You’ll hear all sorts of things about the non-tender deadline today. Here’s what it is:
By midnight tonight teams have to decide whether to tender contracts to arbitration-eligible players. If they do, the team retains control over the player, the team and the player can negotiate salary for 2014 and, if they can’t come to an agreement over that (i.e. an agreement avoiding arbitration) they will proceed to submit proposed salaries to one another and have a salary arbitration early in the spring.
If the team non-tenders a player, that player immediately becomes a free agent. Basically, the calculus is whether or not the team thinks the guy is worth the low end of what he might receive in arbitration. Or, put differently, if the guy isn’t worth what he made in 2013, he’s probably going to be non-tendered. Not that there are a lot of those guys, as most arbitration-eligible players are young and have just recently made the minimum or something close to it.
Tim Dierkes of MLB Trade Rumors compiled a list of possible non-tender candidates last month. Some of them have since either signed deals avoiding arbitration or are rumored to be in talks to do so. Some of the names are intriguing. Others less so. What you often see here are players with one tool — like a no-hit, good defense infielder or a power corner outfielder with holes in other parts of his game — who may or may not be worth a gamble.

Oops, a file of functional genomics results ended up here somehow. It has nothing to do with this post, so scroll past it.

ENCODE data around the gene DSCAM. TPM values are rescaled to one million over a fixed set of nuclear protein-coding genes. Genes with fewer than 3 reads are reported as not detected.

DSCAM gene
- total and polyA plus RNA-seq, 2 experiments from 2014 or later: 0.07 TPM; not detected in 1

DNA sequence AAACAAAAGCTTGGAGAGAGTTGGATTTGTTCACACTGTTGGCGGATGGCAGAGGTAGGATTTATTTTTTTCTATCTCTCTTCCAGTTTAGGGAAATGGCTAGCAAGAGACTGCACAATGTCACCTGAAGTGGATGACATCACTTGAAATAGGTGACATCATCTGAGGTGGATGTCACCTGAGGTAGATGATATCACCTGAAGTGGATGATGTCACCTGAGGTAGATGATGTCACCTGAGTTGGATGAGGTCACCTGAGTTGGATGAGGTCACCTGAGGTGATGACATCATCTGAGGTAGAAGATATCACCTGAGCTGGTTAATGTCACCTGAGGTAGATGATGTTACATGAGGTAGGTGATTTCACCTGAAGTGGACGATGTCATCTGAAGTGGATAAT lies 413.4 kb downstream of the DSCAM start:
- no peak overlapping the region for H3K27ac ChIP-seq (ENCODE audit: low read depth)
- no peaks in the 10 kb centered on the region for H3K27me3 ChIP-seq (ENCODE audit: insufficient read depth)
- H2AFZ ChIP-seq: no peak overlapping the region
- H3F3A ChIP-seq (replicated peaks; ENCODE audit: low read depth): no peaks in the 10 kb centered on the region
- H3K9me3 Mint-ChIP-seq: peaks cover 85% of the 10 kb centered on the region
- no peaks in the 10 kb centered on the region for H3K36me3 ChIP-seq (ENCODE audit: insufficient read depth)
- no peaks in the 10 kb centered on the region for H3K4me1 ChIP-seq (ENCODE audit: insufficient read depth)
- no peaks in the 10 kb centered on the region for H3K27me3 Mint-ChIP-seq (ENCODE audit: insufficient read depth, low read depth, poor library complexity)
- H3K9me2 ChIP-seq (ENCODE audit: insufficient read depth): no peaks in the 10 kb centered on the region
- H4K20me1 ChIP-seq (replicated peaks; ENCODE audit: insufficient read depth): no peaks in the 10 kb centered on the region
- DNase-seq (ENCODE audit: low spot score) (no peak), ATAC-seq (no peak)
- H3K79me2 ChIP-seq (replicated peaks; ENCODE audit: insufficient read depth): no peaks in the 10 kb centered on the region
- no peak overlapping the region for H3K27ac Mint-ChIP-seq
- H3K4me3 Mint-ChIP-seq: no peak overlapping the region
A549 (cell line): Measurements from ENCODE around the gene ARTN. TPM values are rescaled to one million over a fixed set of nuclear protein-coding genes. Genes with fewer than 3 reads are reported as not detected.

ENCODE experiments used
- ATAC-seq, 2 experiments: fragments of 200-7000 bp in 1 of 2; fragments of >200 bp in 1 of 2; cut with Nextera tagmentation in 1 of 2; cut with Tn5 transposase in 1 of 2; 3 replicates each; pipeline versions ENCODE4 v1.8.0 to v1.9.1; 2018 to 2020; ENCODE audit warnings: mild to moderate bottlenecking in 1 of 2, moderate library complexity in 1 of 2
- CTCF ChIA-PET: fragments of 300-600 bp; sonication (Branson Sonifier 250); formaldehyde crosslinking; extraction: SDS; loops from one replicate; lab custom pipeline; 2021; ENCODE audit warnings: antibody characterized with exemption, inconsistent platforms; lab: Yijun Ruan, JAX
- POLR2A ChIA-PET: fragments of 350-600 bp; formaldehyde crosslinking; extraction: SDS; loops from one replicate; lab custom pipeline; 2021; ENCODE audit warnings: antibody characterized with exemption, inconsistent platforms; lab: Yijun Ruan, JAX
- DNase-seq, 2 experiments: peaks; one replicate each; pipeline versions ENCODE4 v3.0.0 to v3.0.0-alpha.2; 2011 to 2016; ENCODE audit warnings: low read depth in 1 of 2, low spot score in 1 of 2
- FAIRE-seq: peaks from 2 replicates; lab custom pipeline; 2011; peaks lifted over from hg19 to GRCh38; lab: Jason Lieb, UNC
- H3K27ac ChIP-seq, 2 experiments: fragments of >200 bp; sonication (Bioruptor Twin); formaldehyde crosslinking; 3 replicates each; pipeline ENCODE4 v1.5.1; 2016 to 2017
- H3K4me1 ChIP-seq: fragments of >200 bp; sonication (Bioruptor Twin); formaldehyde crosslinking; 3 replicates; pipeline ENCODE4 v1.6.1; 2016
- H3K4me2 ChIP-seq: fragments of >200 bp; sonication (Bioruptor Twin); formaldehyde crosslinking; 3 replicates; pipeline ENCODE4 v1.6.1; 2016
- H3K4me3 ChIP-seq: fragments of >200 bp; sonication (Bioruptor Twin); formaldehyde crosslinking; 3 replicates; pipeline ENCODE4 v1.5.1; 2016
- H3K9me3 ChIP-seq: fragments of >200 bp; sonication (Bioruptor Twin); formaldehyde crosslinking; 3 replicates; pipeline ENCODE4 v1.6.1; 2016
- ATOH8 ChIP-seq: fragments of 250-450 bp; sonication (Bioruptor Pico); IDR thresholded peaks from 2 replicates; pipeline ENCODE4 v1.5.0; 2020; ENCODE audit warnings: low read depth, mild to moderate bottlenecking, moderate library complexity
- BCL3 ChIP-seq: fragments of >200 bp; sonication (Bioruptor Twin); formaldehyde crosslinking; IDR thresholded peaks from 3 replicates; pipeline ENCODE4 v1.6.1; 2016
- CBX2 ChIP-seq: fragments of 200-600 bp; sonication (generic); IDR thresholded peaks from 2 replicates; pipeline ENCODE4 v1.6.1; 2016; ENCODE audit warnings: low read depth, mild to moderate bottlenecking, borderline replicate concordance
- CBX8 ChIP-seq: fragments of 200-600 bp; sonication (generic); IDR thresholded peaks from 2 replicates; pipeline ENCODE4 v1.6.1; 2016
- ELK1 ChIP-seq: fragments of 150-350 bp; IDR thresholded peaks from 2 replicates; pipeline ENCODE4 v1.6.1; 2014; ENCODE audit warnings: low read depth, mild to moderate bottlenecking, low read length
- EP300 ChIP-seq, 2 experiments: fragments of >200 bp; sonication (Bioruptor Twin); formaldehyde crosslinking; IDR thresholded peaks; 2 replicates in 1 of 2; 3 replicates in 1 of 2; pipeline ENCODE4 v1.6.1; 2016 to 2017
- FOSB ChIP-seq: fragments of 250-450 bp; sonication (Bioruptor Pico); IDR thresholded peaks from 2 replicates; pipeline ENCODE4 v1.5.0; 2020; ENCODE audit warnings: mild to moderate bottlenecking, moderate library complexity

We’ll update you with any notable non-tenders as the deadline approaches and passes.
According to FanRag Sports’ Jon Heyman, free agent reliever Joba Chamberlain has a deal with the Brewers. No confirmation or terms of the contract have been confirmed by the team yet.
Chamberlain, 31, had a promising resurgence in the Indians’ bullpen during 2016. He shaved his ERA down to a modest 2.25 mark over 20 innings with Cleveland, paired with an 8.1 SO/9 and less-than-stellar 5.0 BB/9 rate. Over a decade in the major leagues, the right-hander holds a career 3.81 ERA, 8.8 SO/9 and 3.7 BB/9 rate.
The veteran righty was released by the Indians in July after refusing re-assignment. He’s expected to compete for a major league role this spring.
After letting rumors of the deal percolate for the last week, the Athletics officially announced their two-year, $11 million contract with right-hander Santiago Casilla on Friday (and threw a little bit of shade at the Giants, too). As previously reported, the contract includes an extra $3 million in performance bonuses.
Casilla, 36, got his major league start with Oakland back in 2004, racking up a 5.11 ERA and four saves over six seasons in the A’s bullpen. After picking up a minor league deal with the Giants in 2010, the righty flitted in and out of the closing role with varying degrees of success. Notwithstanding a slight downturn in his production rate during the 2016 season, he earned 123 saves and a 2.42 ERA during the past seven years in San Francisco. Securing another closing role might be a little tougher across the Bay, however, with a bullpen that includes fellow closers Ryan Madson, Ryan Dull and Sean Doolittle.